3 minute read

The Problem

I love working through the Advent of Code puzzles, this year I decided it was a good opportunity to learn some JavaScript. Having only ever done some very basic stuff with JS before, there’s no time like the present

I quickly found some things ive become used to in Python were just not a thing in this foreign land.

Mild Spoiler Alert: Day 3 requires a number of inputs to be processed to figure out both the mode elements in a list, for example:

[1, 1, 2, 3, 4, 5, 5]

The first part of the puzzle needed you to figure out the largest modal value and other want the lowest modal value. The example list contains both two 1’s and two 5’s. Clearly I needed a function to get me the modal values in a list, sort it and voila. First element is the lowest (my_list[0]), first element is the largest (my_list[-1]). Job done.

Job not done :( Then came the kicker, you also needed the anti-mode(?) or the least frequent element in the list. That example would show one 2, 3 and 4, and again the lowest and highest values accordingly (so 2 and 4).

The Challenge

I feel like I scoured the internet for hours to find something which would work and (most importantly) didn’t require a lot of JavaScript knowledge which I clearly don’t have. After Stack Overflow failed me, I came across this post on ‘tutorialspoint’ which did something close.

My Solution

One step forward, I now have some code which for a given list will return another list of the most common elements.

Now I either needed two functions, one for most frequent, the modal, and one for least frequent, the anti-modal. Initially I tried again looking through the usual locations to no avail.

I took apart Amit’s code, learning quite a lot in the process and came up with the below, Its not the most elegant and I’m sure is inefficient. But hey it works (and it’s commented!).

Having solved the Day 3 puzzle with it I hope someone can make further use of it in future.

function getFrequent(array, leastFrequent=false) {
  if (array.length == 0) return null;

  let frequencyMap = {}
  let minElements = []
  let maxElements = []

  for (var i = 0; i < array.length; i++) { // for every item in the array (indexed)
      var element = array[i];           // set el to the current element from the source array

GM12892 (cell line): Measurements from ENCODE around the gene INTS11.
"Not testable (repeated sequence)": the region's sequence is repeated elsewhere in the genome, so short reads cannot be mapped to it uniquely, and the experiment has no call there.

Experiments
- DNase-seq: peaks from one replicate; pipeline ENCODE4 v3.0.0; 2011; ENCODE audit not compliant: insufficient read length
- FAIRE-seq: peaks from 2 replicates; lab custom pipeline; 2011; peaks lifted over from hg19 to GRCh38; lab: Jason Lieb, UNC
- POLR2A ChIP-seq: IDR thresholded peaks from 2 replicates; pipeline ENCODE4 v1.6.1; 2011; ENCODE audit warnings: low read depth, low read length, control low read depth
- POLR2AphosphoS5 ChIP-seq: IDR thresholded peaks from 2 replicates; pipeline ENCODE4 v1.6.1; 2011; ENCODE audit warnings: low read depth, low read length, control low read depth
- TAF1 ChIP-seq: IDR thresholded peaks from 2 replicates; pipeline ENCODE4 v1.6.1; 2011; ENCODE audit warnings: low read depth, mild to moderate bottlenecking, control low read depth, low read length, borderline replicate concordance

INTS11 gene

// Ensure the current element is represented in the map
      if (frequencyMap[element] == null) {   // if frequencyMap doesn't contain an instance of this element add it
          frequencyMap[element] = 1;
      } else {                    // otherwise, there is an instance of it, increment it
  let minCount = frequencyMap[Object.keys(frequencyMap)[0]]
  let maxCount = frequencyMap[Object.keys(frequencyMap)[0]]
  // Get the lowest and highest occurence
  Object.keys(frequencyMap).forEach(key => {

      if (frequencyMap[key] > maxCount){
          maxCount = frequencyMap[key]
          maxElements = [key]             // If this element has a higher count than everything before it, empty the array and it must be this one
      } else if (frequencyMap[key] == maxCount) {
          maxElements.push(key)           // If the element has same number of occurrences of the the current max, add it to the max array
      if (frequencyMap[key] < minCount){
          minCount = frequencyMap[key]    // If this element has a lower count than everything before it, empty the array and it must be this one
          minElements = [key]
      } else if (frequencyMap[key] == minCount) {
          minElements.push(key)           // If the element has same number of occurrences of the the current min, add it to the min array

  if (leastFrequent==true) {
      return minElements.sort()
  } else {
      return maxElements.sort()

myList=[1, 2, 2, 3, 3, 3, 4, 4, 4, 4, 5, 5, 5, 5, 5]

// Get the most frequent elements in the list
// Outputs '[5, 5, 5, 5, 5]'
console.log( getFrequent(myList) );

// Get the least frequent elements in the list
// Outputs '[1]'
console.log( getFrequent(myList, true) );